But how does one explain the higher representation of females in both cohorts? To answer that question, we need to look at the occupations that COVID-19 most impacted in WC.
While the pandemic has impacted a wide cross-section of people across the country, frontline workers experienced the brunt of work-related COVID-19 . This also holds true for long COVID claims because healthcare workers and first responders dominate the top 10 long COVID class codes in WC.
As seen in Exhibit 3, Code 8833—Hospital—Professional Employees was the NCCI classification code with the largest percentage of long COVID claims, at almost 30%. Code 8824—Retirement Living Centers—Health Care Employees follows at nearly 12%. These occupational groups employ a relatively high percentage of women and combined to account for nearly 42% of long COVID claims in the data analyzed.
After subtracting the 5.9% share for Class Code 8810, which is the only code among the top 10 that is neither related to a healthcare nor a first responder code, the remaining 9 class codes comprised just over 80% of long COVID claims.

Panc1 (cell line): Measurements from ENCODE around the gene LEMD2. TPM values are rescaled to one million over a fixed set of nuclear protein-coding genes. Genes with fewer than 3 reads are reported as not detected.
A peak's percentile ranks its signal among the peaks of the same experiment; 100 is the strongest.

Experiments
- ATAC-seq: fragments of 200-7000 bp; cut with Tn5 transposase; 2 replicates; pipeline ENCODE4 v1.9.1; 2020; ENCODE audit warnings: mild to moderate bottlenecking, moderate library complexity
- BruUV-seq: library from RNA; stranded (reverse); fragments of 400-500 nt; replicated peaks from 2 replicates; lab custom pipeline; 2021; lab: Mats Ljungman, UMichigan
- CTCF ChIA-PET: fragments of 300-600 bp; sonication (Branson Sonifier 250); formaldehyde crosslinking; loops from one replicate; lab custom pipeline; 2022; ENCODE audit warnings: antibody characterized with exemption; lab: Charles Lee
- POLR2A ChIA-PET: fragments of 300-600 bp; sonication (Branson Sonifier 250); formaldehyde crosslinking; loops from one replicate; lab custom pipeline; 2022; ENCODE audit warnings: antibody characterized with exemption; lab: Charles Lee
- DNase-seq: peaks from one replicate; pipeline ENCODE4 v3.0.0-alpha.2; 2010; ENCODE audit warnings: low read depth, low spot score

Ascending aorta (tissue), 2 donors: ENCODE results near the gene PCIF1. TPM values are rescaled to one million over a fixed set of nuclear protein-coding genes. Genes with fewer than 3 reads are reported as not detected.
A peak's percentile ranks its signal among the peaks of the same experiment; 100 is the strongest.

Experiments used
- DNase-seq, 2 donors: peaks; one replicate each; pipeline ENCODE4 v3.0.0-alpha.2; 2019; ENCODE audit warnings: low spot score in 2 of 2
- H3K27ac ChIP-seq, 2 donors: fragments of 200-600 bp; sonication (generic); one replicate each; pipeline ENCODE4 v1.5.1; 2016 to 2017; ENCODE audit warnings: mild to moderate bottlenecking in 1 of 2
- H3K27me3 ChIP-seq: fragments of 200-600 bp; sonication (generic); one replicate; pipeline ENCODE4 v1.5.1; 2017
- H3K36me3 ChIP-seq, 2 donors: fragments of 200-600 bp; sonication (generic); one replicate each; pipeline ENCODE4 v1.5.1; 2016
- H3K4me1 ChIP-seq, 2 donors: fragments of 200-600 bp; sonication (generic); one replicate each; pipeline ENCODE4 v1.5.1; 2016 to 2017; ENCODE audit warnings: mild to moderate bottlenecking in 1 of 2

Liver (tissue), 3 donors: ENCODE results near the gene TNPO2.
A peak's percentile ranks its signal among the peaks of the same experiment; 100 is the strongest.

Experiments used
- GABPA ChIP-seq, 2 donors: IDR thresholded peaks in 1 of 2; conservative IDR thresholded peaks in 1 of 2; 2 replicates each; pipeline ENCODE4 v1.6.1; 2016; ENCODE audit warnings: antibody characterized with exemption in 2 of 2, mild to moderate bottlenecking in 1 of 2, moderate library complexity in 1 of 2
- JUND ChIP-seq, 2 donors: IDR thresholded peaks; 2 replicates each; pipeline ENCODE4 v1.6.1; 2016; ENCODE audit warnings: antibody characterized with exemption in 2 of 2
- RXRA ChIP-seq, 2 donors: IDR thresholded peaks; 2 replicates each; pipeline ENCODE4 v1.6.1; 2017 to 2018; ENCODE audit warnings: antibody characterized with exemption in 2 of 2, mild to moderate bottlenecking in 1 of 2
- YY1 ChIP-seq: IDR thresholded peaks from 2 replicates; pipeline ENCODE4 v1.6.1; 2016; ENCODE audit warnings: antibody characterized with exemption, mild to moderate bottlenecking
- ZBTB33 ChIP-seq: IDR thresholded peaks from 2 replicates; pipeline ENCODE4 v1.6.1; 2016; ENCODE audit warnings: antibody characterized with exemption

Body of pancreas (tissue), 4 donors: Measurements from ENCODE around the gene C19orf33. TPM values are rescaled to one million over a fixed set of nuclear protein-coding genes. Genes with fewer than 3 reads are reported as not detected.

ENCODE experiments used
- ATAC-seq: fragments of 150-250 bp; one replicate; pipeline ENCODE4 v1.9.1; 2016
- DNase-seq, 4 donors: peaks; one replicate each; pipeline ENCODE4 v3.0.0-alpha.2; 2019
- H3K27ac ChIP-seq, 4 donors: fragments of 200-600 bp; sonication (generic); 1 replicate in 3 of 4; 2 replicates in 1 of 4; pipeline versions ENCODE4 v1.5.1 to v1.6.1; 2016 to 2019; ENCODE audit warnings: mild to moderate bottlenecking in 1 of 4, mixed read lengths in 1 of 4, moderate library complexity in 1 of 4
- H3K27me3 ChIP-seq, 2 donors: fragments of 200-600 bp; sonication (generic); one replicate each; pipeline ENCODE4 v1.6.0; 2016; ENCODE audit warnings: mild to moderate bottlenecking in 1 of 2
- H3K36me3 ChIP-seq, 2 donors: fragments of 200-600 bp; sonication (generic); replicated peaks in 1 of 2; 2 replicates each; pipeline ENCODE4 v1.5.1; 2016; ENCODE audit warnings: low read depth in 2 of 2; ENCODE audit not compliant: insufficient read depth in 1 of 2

Exhibit 3: Top 10 Long COVID Class Codes
By Share of Long COVID Claims
|Share of |
Long COVID Claims
|8824||Retirement Living Centers—Health Care Employees||11.9%|
|8832||Physician and Clerical||9.7%|
|8829||Convalescent or Nursing Home—All Employees||8.0%|
|8835||Home, Public, and Traveling Healthcare—All Employees||6.2%|
|8810||Clerical Office Employees||5.9%|
|9040||Hospital—All Other Employees||5.3%|
|8826||Retirement Living Centers—All Other Employees, Salespersons and Drivers||4.2%|
|7705||Ambulance Service Companies and EMS—Providers and Drivers||3.2%|
|7720||Police Officers and Drivers||2.0%|
* Item B-1436 may impact data reported in Codes 8824 and 8829. Reporting in these codes will vary across states based on